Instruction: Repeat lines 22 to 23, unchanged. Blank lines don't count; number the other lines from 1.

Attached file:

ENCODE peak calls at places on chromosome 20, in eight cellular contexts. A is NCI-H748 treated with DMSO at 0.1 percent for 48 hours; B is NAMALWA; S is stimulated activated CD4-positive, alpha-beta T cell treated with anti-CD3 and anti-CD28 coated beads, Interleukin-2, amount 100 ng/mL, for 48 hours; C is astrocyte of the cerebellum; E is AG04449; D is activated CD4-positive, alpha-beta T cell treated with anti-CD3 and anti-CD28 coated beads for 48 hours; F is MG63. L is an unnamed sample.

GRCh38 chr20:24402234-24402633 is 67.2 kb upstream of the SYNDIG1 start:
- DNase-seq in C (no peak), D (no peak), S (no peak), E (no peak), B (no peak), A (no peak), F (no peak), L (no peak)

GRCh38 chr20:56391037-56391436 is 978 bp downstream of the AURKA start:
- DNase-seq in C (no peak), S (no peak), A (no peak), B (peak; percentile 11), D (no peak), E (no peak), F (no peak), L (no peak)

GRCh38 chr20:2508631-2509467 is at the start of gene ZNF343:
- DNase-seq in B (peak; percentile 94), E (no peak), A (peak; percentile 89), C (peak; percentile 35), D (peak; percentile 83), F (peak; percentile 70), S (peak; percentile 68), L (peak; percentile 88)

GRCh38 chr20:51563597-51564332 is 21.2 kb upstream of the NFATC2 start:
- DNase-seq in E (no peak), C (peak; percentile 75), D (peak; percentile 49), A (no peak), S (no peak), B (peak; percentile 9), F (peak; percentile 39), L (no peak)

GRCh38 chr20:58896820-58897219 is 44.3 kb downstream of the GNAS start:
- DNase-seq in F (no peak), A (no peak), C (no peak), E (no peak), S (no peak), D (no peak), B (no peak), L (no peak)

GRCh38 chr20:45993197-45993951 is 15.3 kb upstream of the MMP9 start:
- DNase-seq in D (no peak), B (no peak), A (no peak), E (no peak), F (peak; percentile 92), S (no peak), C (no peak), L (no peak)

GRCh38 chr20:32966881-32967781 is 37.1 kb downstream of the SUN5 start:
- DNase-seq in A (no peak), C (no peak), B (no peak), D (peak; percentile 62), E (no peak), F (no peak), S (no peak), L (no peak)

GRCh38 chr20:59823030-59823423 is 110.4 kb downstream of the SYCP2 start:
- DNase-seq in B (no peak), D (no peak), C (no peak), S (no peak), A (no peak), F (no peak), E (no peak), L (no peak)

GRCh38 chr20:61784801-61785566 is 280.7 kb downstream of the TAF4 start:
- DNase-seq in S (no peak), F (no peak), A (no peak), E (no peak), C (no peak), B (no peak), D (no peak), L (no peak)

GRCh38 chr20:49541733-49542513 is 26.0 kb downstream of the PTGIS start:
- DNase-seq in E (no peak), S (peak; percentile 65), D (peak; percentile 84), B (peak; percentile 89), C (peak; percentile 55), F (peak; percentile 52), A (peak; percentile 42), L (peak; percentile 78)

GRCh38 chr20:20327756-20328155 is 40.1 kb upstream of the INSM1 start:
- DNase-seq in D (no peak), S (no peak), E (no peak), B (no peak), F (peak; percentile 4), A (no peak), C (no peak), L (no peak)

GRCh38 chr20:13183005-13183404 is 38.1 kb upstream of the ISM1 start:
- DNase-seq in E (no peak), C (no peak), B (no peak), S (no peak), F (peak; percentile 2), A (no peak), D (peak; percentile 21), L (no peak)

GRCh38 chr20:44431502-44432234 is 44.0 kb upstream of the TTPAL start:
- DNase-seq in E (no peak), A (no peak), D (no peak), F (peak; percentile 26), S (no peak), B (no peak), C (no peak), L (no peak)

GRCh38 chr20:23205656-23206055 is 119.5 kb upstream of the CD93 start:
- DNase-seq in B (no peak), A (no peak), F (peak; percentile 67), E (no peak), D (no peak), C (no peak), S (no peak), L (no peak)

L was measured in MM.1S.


GRCh38 chr20:20327756-20328155 is 40.1 kb upstream of the INSM1 start:
- DNase-seq in D (no peak), S (no peak), E (no peak), B (no peak), F (peak; percentile 4), A (no peak), C (no peak), L (no peak)